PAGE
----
When you move into a new home, one of the very first things you'll want to do is locate the main water shutoff valve. This is the primary connection between the water that travels from your town's supply to your home's plumbing system. If there is ever an emergency, like a burst pipe that is flooding your property and causing thousands of dollars in damage, you'll need to access this valve immediately so that no new water can enter your home.
In a lot of cases, the water travels through three different city-installed valves before passing through your main shutoff valve. This is most often located in the basement or the outside wall of many houses.
These valves always have a handle on them that you simply have to turn clockwise to cut the flow of water. If the pipes leading into your house are metal, usually copper, then you probably have a gate valve. This design essentially brings a wall down when the handle is turned that keeps the water at bay. A big problem with this is that if the handle doesn't get turned over a long period of time, it may get stuck and be difficult to turn when you need it to. It's best to test this valve immediately if you haven't in a long time to make sure that it's still working when you need it most.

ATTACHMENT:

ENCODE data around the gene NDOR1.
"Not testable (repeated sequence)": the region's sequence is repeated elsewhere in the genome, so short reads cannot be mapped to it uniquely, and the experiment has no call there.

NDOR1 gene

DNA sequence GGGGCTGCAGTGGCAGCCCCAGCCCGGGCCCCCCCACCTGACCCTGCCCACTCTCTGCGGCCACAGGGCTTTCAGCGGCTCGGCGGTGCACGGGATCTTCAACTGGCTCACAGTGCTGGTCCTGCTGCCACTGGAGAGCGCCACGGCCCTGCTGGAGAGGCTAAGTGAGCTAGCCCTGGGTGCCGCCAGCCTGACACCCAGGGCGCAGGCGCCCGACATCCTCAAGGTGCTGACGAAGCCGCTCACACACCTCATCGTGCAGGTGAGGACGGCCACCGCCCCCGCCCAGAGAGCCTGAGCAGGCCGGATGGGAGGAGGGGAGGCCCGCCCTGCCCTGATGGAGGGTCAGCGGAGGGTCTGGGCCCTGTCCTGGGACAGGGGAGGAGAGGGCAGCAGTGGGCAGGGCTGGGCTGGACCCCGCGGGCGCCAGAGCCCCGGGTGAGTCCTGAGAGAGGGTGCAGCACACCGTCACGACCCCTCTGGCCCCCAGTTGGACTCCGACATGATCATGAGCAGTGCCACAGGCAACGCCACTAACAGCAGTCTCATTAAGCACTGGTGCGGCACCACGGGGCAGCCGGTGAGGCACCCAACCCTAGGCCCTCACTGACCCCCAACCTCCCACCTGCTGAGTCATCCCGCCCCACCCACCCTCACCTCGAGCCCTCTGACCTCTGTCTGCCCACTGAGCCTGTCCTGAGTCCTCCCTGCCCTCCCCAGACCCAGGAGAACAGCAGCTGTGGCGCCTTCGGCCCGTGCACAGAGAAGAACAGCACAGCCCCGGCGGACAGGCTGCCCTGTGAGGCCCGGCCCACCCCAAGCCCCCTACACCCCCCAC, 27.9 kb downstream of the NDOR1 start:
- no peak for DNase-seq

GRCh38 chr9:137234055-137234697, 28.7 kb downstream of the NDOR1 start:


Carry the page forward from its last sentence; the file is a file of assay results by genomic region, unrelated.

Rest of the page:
If there are plastic pipes leading into your house, you're likely to have a ball valve at the shutoff point. These kinds of valves require you to turn the handle clockwise a quarter of the way to seal off water.
Should you discover that your valve isn't effectively turning off the flow of water into your house, contact at Gaithersburg plumbing service like John C. Flood to come inspect potential flaws in your home's plumbing.